I’ll personally keep playing with Ulysses III / Daedelus Touch for some stuff to see how it goes. It grabs me as a great repository and editor, with a lot of great features. It has much promise, and if I didn’t already have Byword, nvALT, Marked and Drafts it might be a great one stop app.

But it won’t be my core app at the moment, because it’s Markdown behaviour (e.g. for links) is a little quirky, and because it would require me to change my workflow.


  1. Hitting Alt+Enter automatically brings up the next bullet point. See comment from Nicholas below  ↩

  2. Dropbox integration for Ulysses III and Daedelus Touch is quite do-able. See detailed explanation in the comment from daedalicious below  ↩

  3. As daedalicious mentioned in the comments, if Dropbox works as described, Drafts support should be straightforward.  ↩

Writing on the iPad

Writing on the iPad

During this month, iPads of March, one of the tasks that I have found brilliantly straightforward has been writing on the iPad.

20120319-135640.jpgI do quite a bit of writing: for this blog, and other personal and business websites, document and reports. I am also in the process of writing a book (or 2). Back on the Mac, I typically use the following writing tools:
– Pages (from the Apple iWork suite);
Scrivener;
– Google Docs;
Mars Edit;
iA Writer;
– TextEdit
Squarespace‘s custom CMS; and,
WordPress‘ custom CMS.

Moving to the iPad has been a fun journey. For reports and other documents, these tend to be done end to end in Pages. I am moving away from Google Docs, which is poorly supported on iOS anyway. I am frustrated by the lack of a Mac version of Pages that supports iCloud, but since I can print and distribute documents easily from the iPad, this isn’t as big a hurdle as I thought it might be.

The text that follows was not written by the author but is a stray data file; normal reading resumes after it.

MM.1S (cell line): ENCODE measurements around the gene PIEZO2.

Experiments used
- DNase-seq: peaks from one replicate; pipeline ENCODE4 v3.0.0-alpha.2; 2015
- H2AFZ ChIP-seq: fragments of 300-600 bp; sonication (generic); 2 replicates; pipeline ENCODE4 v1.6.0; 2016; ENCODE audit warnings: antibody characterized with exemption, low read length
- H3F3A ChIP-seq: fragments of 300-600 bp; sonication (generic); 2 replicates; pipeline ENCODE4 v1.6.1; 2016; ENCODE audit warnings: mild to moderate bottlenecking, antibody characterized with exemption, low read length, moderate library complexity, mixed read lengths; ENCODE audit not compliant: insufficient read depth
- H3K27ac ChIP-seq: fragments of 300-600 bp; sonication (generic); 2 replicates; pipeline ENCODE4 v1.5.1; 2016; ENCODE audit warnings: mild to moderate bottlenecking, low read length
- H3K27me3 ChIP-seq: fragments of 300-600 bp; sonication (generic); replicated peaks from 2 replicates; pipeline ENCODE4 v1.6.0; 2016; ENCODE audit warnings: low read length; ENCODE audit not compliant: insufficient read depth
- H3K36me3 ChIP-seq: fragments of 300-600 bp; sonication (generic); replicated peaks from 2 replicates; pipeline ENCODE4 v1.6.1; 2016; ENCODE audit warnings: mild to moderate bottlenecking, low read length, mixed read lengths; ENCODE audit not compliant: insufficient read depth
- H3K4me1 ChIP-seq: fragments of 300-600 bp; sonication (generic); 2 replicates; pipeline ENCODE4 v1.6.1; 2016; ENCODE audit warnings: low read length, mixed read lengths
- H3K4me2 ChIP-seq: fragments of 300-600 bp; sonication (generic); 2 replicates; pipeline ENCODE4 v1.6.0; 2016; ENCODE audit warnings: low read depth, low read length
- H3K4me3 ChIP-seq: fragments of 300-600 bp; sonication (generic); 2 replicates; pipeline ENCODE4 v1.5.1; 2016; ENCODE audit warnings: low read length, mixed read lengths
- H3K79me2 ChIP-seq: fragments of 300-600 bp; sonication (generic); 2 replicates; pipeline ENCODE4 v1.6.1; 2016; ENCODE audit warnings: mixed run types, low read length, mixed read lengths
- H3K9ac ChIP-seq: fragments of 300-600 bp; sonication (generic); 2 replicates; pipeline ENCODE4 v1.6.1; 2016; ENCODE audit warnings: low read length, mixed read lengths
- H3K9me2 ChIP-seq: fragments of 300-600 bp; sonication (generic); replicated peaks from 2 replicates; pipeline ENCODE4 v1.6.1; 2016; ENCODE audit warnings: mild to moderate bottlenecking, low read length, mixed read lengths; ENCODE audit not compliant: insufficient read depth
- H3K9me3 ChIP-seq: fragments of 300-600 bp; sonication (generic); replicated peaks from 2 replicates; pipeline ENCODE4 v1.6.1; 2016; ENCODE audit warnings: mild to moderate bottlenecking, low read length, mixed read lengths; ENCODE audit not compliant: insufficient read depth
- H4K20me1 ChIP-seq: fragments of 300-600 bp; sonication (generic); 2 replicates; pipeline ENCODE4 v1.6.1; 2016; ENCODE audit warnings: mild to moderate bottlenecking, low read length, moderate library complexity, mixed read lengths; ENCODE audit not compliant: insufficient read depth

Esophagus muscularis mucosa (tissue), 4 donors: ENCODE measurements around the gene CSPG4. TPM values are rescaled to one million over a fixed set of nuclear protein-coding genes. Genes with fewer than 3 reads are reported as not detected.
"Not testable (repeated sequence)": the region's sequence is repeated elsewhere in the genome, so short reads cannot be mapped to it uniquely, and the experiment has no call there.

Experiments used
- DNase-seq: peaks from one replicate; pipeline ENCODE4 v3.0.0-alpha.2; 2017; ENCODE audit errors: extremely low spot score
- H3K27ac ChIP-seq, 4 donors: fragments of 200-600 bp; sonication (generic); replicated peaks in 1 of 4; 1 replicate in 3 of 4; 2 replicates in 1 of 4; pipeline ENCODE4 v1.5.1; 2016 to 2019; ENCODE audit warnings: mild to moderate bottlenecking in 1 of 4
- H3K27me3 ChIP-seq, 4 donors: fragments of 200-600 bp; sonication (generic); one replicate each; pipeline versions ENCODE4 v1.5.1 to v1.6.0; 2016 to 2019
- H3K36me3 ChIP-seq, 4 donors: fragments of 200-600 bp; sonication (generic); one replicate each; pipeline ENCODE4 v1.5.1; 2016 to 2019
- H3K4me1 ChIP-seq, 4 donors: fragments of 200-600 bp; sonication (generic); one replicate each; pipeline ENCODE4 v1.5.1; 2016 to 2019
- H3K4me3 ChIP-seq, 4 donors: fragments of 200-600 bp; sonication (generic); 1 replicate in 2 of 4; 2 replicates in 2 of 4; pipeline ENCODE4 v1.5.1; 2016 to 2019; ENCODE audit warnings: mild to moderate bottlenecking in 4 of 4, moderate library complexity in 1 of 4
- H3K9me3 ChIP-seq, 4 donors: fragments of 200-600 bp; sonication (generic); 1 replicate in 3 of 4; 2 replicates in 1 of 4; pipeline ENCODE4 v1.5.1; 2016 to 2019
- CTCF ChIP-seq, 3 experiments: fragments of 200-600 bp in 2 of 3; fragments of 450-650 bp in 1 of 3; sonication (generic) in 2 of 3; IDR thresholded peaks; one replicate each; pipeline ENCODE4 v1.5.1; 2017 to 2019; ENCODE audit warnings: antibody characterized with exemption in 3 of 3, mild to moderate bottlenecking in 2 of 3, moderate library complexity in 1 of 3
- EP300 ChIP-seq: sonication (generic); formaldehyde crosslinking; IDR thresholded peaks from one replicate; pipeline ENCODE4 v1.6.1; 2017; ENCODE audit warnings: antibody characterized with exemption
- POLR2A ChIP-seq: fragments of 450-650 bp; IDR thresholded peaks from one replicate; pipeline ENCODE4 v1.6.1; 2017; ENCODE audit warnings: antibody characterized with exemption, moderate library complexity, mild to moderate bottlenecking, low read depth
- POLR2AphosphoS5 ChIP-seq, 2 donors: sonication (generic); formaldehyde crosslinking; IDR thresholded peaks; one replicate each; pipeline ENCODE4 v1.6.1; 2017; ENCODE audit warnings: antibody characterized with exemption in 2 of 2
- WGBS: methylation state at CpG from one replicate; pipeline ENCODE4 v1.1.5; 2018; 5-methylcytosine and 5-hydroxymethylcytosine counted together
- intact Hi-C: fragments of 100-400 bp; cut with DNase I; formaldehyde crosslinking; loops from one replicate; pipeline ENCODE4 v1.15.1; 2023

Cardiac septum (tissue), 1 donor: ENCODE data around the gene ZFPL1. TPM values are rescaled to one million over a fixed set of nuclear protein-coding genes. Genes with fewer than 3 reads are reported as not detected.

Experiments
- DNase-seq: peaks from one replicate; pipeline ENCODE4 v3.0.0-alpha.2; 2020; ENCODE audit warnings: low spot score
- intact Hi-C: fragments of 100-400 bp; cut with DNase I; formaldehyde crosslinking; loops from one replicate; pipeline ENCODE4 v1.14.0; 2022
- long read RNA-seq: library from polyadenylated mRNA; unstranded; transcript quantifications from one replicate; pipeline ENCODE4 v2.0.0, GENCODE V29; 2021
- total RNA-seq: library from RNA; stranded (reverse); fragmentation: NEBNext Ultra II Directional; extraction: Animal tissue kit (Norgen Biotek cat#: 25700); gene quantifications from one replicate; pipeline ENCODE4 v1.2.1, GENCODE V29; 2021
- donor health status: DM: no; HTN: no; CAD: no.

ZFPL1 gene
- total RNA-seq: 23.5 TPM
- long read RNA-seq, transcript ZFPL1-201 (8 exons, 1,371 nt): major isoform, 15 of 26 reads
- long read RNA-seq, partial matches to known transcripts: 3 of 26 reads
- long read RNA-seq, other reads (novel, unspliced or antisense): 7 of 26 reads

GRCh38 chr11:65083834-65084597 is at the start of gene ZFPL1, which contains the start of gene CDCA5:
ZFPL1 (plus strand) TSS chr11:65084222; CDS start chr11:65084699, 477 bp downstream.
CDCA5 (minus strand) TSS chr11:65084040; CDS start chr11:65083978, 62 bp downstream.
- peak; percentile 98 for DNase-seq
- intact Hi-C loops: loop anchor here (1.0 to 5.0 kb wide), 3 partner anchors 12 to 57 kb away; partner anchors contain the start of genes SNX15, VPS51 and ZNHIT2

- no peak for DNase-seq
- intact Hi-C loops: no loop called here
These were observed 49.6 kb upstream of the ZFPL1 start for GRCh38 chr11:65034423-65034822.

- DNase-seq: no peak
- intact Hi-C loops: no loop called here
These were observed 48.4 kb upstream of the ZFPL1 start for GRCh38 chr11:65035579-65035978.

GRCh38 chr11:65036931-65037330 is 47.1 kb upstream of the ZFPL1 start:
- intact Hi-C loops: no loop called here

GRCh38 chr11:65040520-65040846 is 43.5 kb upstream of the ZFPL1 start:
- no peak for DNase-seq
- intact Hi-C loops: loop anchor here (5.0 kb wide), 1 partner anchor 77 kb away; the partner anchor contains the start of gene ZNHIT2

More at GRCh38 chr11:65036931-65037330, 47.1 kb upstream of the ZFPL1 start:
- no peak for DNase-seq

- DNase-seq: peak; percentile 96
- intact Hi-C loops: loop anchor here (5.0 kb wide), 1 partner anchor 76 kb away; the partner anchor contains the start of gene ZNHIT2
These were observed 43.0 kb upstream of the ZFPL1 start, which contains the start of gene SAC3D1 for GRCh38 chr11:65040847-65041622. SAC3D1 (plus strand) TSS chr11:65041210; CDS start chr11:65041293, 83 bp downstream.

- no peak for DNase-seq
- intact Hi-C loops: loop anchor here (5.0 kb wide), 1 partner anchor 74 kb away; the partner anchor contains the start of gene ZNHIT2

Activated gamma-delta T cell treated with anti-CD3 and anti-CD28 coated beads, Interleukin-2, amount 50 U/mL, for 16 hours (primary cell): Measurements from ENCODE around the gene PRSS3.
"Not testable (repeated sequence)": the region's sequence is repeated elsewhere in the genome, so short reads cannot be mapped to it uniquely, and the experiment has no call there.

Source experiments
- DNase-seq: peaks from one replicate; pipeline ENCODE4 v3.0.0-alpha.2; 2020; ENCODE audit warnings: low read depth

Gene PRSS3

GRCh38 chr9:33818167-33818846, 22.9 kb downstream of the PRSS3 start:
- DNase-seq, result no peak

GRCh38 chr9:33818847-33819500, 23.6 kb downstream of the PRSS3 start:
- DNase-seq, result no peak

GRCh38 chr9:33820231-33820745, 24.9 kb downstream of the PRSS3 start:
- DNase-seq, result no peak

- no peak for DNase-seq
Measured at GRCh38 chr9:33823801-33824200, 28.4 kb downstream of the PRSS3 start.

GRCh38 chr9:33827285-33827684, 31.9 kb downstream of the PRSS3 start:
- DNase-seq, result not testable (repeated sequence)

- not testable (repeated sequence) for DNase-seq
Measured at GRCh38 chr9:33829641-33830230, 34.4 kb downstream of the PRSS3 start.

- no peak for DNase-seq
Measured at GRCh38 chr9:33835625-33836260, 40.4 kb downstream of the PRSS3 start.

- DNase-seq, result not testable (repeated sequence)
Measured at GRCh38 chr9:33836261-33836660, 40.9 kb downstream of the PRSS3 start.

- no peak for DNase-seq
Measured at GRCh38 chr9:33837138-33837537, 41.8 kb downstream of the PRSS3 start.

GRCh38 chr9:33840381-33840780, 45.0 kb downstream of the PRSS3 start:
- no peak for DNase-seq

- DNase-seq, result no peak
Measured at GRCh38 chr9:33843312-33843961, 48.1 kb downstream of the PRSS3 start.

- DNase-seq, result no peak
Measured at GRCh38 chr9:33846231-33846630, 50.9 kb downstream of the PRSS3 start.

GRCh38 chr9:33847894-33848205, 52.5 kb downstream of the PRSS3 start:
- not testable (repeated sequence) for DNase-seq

One notable direction for me in recent times has been the adoption of John Gruber’s Markdown approach. This is an approach for writers to be able to focus on writing, and then be able format in an easy manner, then publish to the web or use apps that translate the formating into their own requirements. For web, thats HTML, while for other apps it varies.

Markdown allows a non-distracting environment to focus on writing, then worry about publishing later. Traditional tools like MS Word, and even Pages and Scrivener, kind of lead the writer to procrastinate with formatting, rather than focus on content. To paraphrase Kenny Rogers, there’ll be time enough for formatting, when the writing’s done!

There are a bunch of apps allowing writers to write on iOS in markdown, and then easily copy to their desktop later. For a while I’ve been using iA Writer on both Mac and iOS, and have been loving the simplicity. Its sports a great, non-distracting UI that really lets you focus on the task of writing. It supports iCloud to sync between iPad and Mac versions, and recently it has sported a brand new iPhone version. Seamless writing, everywhere.

So for my book writing, I would work on individual sections in iA Writer, then when done, copy over to Scrivener, which handles Markdown nicely.

For web publishing, this was a little harder, as I wanted to be able to publish from the iPad, but getting code translated from Markdown to HTML wasn’t straightforward, and I am not aware of a blog editor for iPad that accepts Markdown. I don’t think it’ll be long before someone comes out with something to suit.

Last Thursday, the good people at Metaclassy launched a new version of their Byword app for Mac, and also launched Byword for iOS (iPad and iPhone). This nice little app shares a lot of the best features of iA Writer (iCloud, simple UI, etc), and adds a couple of great features, including the ability to print from the iOS app (AirPrint or similar required), and importantly, the ability to export HTML from the file, or simply have the HTML output copied to the clipboard. This can easily be pasted into the Squarespace or WordPress iOS apps (which only supports HTML) for publishing. I can also copy and paste the markdown text from the Mac version of the app straight into Scrivener.